Returning travellers could highlight emerging infections worldwide
Though picking up a Salmonella infection abroad could ruin your holiday, reporting it to your doctor could help detect emerging infections in tourist destinations, according to an article published today in BMC Medicine. A comprehensive database containing details of the infections that travellers pick up could help inform countries that have limited surveillance systems about possible disease outbreaks.
In Sweden, all reported cases of Salmonella infection must be entered into the Swedish Infectious Disease Register, detailing the type of bacteria that caused the infection and the place where the infection was contracted. Karin Nygård and her colleague used this database to assess whether there had been any changes in the numbers or types of Salmonella infection from different geographical regions between 1997 and 2002.
Their analyses of 13,271 cases of Salmonella infection in Swedes showed that 87% of these infections were contracted abroad. Most infections were reported from Spain, Greece and Turkey, mainly reflecting the popularity of these travel destinations for Swedish charter tourism.
The researchers also spotted that the numbers of diagnoses of a previously rare type of Salmonella Enteritidis, known as phage type (PT) 14b, increased dramatically among visitors to Greece during 2001.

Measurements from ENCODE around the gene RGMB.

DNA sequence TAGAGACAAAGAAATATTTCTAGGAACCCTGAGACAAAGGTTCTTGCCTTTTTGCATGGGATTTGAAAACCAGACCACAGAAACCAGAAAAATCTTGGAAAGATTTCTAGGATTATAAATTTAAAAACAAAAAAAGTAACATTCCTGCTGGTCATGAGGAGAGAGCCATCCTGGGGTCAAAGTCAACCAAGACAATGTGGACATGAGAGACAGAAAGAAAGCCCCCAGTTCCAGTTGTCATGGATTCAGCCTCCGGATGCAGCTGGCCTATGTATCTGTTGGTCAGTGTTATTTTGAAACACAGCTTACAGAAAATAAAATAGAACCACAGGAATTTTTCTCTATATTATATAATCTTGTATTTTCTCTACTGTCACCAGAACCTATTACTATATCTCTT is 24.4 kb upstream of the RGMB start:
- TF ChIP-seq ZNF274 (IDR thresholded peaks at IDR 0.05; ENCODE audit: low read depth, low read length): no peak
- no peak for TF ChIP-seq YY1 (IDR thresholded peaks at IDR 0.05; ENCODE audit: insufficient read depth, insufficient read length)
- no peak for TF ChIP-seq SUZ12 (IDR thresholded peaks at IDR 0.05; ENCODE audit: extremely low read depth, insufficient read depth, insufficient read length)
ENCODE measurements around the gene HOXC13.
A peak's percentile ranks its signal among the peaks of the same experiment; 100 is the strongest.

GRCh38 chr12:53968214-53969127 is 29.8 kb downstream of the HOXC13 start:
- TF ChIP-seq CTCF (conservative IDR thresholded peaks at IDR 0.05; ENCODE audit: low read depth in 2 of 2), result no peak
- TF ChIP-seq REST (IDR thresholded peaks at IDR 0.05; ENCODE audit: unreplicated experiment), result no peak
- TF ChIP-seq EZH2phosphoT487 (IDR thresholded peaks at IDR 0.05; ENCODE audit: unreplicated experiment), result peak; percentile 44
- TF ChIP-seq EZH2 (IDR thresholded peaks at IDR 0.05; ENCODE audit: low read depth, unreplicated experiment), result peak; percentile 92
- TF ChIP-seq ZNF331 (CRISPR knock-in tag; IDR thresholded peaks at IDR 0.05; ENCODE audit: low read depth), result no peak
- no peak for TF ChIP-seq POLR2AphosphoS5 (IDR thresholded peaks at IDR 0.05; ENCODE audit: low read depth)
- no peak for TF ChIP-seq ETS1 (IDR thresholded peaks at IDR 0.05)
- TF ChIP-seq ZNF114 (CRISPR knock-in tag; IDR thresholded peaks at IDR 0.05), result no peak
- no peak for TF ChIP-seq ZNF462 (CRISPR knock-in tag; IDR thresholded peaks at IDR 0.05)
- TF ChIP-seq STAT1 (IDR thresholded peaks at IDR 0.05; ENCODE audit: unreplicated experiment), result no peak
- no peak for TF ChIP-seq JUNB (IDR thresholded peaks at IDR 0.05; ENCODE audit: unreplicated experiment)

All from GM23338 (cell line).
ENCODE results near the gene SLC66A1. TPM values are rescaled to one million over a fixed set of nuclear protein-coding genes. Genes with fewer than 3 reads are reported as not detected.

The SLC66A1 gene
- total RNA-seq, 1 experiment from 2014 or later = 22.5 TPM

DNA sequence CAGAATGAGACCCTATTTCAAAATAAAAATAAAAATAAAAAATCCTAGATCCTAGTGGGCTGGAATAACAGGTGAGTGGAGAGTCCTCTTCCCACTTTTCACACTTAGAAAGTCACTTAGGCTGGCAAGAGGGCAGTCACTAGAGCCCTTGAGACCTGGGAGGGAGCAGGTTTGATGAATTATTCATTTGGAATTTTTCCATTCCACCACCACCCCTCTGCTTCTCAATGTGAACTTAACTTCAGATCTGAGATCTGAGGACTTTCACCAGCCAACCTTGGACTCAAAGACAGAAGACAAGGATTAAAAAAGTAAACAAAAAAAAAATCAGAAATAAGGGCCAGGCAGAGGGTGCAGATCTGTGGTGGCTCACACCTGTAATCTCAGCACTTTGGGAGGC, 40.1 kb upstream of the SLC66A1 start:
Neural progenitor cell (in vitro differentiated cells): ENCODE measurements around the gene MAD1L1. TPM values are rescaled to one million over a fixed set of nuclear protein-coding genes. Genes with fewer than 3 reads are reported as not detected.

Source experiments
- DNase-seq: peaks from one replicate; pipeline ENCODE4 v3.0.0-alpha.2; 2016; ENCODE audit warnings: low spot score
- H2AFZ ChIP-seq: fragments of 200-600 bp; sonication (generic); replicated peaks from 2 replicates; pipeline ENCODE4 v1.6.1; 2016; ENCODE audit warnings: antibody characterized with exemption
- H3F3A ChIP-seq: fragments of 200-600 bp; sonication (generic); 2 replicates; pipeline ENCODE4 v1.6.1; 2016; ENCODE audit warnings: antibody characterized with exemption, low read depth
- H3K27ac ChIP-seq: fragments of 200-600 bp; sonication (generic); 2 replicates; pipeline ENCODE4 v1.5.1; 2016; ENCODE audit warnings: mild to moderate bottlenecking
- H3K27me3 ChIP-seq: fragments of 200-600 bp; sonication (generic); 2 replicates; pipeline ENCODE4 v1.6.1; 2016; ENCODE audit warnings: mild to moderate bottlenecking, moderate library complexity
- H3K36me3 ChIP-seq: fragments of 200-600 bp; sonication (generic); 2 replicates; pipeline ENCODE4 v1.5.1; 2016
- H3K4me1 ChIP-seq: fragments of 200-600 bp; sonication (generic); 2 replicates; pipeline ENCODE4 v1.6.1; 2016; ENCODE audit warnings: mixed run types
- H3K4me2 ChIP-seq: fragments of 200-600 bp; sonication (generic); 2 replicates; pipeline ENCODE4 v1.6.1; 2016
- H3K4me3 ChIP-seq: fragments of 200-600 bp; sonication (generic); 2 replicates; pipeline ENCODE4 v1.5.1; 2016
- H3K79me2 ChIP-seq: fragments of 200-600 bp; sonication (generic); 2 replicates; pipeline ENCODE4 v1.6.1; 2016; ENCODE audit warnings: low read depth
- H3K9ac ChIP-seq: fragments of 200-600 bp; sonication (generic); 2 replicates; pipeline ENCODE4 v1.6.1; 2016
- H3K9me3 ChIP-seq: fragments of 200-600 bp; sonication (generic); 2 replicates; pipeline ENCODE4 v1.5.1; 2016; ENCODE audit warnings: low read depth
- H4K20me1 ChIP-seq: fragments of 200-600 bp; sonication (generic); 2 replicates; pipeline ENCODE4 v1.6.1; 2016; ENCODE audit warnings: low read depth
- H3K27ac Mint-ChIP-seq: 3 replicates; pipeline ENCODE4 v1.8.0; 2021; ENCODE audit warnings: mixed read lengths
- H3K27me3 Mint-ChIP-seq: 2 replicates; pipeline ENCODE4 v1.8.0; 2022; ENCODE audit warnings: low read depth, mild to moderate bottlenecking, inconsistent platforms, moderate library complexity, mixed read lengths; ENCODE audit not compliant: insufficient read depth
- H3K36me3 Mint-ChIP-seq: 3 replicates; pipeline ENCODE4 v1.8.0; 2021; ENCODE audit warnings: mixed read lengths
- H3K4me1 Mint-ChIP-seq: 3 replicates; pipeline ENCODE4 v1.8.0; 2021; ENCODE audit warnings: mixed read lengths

PT14b became the third most common type of Salmonella in returning Swedish travellers in 2001, accounting for almost 13% of cases compared with only 2% in the previous four years. This rise may reflect an outbreak caused by a widely distributed contaminated food product in the region, or it may be because PT14b changed at some point during this year, becoming more widespread in the environment.
Dr Nygård believes that if information about increasing infection rates, or new strains of Salmonella, such as this, were communicated rapidly to the affected countries, those countries would be able to swiftly launch investigations into the outbreak and implement appropriate control measures to minimise the spread of infection.
According to the authors, travellers make a good "sentinel system" for infectious disease monitoring, as "people returning from travel abroad may have a higher tendency to seek medical care, and have a stool sample taken if an imported infection is suspected. In addition, visitors may be more susceptible to pathogens circulating in the community than local inhabitants."
However, to be most useful, the data collected from many different countries about infections contracted abroad need to be pooled in order to create a comprehensive infectious diseases database. However, at present, many countries do not collect information on travel history in their surveillance of infectious diseases.
Gemma Bradley | EurekAlert!
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